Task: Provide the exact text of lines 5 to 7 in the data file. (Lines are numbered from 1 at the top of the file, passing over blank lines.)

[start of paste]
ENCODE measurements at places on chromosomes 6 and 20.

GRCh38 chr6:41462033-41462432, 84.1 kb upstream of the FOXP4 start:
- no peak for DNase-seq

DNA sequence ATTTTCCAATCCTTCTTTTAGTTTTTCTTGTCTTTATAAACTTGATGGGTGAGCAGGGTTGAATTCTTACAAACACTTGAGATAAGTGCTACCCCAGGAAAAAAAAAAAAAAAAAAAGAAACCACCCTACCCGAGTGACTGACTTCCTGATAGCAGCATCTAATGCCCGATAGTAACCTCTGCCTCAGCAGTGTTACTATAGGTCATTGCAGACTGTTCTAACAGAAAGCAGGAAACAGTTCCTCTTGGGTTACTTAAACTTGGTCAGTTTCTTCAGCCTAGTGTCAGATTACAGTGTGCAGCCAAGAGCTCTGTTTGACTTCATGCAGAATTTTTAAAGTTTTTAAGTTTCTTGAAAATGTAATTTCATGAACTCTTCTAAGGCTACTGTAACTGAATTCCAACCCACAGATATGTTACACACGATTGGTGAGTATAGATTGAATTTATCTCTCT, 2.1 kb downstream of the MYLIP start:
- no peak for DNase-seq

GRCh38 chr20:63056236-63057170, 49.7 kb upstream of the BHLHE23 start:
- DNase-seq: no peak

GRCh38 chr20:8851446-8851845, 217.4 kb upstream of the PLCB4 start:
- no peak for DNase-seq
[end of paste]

- no peak for DNase-seq

GRCh38 chr20:63056236-63057170, 49.7 kb upstream of the BHLHE23 start:
- DNase-seq: no peak